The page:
Occasionally we were invited inside and that was special, as tables and chairs were pushed aside and if you briefly closed your eyes you could imagine you were transported back fifty years to a kitchen ceili. Occasionally we were also offered beer or cider. In one house we were treated to slices made by Amish girls in traditional headgear and costumes. There must have been a dozen of them. The things you find in West Clare.

There was a welcome break at Cooney’s Pub in Quilty, who put on soup and sandwiches, and then it was back out in the afternoon continuing what was a very long and challenging day until darkness descended finishing on my own street, the Clogher Road. Very fitting.

Despite the privations I had a ball and enjoyed the whole experience – a window into an Ireland that foreigners would likely not see. Thanks Michael and all my fellow dancers and musicians who accepted me and made me feel part of the community. For the record we raised 2,200 euros.


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Categories: Stories, Trad Irish Music | Tags: , , , , , , , , , , , , , , , , , , | 3 Comments

Hogmanay Donegal Style

Well! where do I start to talk about the festival I have just attended. The Scoil Gheimbhridh Ghaoth Dobhair or the Winter School at Gweedore in Co Donegal. It used to be the Frankie Kennedy Festival but has been reborn this year.  The school ran from 27th December to 1st January, climaxing in a Hogmanay to bring in the New Year for 2015.  So I’ll start there, at the end, and post on the other aspects of the Festival later.

What a night! Held a bit out of the way in the GAA rooms at Bunbeg,  it kicked off at 9:30 with a group of young local Donegal musicians led by multi-instrumentalist Cathal Curran. They were surprisingly good and well received by the audience. But if the entrée was smoked salmon then the main course was a thick succulent juicy steak and that is what the crowd had come to feast on . And they got it in spades. Fiddlers Bid are a group from the Shetlands fronted by four fiddlers, Chris Stout, Kevin Henderson, Andrew Gifford and Maurice Henderson with the celebrated Catriona McKay on harp and piano and a pumping rhythm section comprising Seán Óg Graham on guitar and Neil Harland on bass,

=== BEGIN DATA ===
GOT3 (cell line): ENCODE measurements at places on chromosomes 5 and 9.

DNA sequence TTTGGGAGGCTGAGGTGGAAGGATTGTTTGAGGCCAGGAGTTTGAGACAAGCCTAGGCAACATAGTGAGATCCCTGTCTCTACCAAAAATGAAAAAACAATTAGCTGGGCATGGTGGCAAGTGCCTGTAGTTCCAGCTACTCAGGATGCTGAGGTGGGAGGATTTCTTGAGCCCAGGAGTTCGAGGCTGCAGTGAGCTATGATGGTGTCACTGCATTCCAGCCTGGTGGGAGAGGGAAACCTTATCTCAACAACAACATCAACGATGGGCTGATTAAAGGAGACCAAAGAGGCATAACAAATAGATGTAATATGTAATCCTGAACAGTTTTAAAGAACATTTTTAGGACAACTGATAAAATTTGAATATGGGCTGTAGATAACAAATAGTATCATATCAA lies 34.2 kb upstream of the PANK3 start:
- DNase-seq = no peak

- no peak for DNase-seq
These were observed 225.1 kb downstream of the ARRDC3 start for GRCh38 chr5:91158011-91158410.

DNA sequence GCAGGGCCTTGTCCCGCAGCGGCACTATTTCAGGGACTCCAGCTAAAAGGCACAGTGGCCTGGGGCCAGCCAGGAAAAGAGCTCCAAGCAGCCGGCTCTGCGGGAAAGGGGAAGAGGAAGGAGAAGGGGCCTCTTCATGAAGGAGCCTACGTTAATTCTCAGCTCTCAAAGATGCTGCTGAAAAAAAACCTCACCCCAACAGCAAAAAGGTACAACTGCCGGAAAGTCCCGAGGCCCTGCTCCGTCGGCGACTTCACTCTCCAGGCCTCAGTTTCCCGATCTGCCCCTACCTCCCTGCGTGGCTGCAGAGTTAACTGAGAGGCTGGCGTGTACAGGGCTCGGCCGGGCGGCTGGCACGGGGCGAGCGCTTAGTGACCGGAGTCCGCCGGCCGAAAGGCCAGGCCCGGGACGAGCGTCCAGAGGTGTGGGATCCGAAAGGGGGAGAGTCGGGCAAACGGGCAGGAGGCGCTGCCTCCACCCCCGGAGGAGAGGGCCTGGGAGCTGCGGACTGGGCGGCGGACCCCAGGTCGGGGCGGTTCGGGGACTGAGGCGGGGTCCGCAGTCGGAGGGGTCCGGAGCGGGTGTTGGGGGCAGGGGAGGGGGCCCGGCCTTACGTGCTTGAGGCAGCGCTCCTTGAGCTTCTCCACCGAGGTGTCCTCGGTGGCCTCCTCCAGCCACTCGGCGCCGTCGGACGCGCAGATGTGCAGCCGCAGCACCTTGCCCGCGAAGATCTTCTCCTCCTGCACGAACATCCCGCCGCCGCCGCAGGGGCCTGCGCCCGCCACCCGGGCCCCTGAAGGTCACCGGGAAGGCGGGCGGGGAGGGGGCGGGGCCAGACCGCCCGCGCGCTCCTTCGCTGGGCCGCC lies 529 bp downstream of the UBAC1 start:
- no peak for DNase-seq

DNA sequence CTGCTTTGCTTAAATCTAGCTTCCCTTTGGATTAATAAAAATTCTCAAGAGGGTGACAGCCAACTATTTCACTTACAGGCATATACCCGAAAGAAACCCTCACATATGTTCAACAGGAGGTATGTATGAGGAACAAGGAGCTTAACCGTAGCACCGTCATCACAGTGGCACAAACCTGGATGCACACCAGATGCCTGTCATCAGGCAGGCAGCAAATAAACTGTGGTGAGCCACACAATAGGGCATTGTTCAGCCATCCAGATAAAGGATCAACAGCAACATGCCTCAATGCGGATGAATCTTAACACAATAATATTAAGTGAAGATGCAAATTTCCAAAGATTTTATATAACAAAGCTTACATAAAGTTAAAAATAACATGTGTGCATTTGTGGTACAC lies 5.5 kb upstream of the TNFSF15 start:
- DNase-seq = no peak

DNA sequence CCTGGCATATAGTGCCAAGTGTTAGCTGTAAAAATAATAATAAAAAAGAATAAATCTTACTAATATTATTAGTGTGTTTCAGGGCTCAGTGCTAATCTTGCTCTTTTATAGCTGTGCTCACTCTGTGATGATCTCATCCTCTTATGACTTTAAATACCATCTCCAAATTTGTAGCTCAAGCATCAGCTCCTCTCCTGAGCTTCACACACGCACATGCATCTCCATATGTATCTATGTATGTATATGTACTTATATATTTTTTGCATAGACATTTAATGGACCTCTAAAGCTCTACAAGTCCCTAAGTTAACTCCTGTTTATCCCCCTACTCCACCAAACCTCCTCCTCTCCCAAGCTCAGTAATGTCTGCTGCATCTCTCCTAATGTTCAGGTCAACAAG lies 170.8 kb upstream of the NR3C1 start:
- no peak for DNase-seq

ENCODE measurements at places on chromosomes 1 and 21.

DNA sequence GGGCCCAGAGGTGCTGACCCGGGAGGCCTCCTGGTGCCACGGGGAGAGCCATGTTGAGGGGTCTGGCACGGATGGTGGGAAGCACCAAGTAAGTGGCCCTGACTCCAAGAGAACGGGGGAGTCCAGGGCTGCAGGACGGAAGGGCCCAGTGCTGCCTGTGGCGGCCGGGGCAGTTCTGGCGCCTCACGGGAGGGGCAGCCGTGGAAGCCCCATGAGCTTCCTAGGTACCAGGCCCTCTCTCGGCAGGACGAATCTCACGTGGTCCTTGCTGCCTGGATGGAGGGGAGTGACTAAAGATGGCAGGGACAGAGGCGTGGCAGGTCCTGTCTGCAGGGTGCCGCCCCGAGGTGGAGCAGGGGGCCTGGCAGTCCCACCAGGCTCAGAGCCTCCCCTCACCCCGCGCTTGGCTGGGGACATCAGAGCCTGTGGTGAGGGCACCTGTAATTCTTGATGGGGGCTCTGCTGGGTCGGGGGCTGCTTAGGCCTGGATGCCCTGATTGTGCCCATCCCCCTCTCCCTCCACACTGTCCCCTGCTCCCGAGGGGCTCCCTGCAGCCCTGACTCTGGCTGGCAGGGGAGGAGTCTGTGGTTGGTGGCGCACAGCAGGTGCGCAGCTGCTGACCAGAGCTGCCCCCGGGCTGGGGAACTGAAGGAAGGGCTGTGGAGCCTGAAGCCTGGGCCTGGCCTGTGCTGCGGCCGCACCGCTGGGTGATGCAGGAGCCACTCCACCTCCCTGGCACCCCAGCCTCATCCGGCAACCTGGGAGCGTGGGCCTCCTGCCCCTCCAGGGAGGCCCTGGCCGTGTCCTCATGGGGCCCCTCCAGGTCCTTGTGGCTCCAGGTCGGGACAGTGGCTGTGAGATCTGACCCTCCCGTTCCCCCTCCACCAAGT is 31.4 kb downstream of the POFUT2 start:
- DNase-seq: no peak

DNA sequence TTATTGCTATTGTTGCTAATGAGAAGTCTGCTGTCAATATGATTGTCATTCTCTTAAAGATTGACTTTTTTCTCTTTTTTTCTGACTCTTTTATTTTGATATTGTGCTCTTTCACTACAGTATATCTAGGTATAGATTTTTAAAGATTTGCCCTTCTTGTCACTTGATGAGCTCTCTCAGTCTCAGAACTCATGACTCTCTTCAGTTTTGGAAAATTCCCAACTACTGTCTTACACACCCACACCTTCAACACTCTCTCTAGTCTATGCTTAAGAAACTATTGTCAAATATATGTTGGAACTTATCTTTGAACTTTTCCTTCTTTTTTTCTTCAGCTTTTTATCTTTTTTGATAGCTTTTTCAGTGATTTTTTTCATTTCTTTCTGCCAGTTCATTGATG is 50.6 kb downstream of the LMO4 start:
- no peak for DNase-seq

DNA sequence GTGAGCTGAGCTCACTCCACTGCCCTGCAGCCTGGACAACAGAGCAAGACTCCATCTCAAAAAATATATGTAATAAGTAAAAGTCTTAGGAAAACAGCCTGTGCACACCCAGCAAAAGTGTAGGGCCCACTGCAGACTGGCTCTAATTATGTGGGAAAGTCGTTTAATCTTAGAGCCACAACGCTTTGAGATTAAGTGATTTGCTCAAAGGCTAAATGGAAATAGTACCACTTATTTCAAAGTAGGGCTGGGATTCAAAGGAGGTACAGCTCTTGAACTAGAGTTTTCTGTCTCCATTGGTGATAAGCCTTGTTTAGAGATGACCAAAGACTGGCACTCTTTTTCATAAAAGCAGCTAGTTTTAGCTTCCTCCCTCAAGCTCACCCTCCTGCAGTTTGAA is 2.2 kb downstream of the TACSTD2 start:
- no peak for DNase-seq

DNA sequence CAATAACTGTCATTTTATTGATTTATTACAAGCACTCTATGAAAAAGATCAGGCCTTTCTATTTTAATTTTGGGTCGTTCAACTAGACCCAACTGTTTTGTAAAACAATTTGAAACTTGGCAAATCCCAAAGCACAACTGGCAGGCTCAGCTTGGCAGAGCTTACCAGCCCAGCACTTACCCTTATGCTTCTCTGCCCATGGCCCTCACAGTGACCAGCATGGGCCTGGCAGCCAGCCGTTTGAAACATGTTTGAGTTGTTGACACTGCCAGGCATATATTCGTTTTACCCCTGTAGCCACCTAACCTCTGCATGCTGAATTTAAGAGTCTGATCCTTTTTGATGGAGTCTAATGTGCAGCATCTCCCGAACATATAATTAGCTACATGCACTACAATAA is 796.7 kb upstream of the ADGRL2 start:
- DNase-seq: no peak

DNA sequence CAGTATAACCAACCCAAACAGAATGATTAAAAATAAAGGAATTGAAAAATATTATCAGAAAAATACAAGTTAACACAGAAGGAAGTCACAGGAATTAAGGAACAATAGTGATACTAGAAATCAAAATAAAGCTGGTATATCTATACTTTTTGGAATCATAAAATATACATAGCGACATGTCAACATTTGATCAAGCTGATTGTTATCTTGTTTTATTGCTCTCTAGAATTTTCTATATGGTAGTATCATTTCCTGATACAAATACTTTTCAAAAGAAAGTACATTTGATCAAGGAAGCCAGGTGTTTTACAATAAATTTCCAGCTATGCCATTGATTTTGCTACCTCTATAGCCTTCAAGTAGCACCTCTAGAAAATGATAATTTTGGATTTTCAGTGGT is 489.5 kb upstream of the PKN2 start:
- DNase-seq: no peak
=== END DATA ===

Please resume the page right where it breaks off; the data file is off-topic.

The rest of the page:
From the first chord they had the crowd dancing.

I am still new to Ireland and it was indeed impressive to see the class music coming from the stage matched by the class exhibited on the dance floor with all sorts of cavorting and gambolling, some highly inventive dances and some great steps being displayed equally well in runners  or high heels. The floor would clear every now and then, just as in Saturday Night Fever,  for some skilled sean nos – at one point a line of six dancers. River dance as it should be.

This crowd wanted to have fun and they did. There was a conga line, and unbridled enthusiasm as 2014 disappeared. The set they played to bring in the New Year started ten minutes before midnight and was impeccably timed for the countdown, launching effortlessly into Auld Lang Syne and then back to their trademark energetic reels. The set went for forty minutes without a break and at the end of it sweat and bow hairs were flying about the stage.

There was a break for some food while the band regained their composure and they fired up again with the crowd not letting the music stop until well after the scheduled close. At various times the band were joined by Brendan Begley, Cathal McConnell,  Mairéad Ní Mhaonaigh and Conor Byrne. Great craic.

There is not much more to say. Everyone clearly had a great time. A difficult event to photograph in low light with so much movement and of course I don’t use a flash. But I think I have captured the spirit of the evening. The joy of the crowd.  Well done Conor, an inspired choice for band and I know where I’ll be when 2016 comes around.

Follow me to keep up to date with future posts which will cover the concerts, workshops and sessions of this great festival.  I will also post on my travels through the beautiful south west of this wild and glorious County.



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Categories: Festivals, Trad Irish Music | Tags: , , , , , , , , , | 3 Comments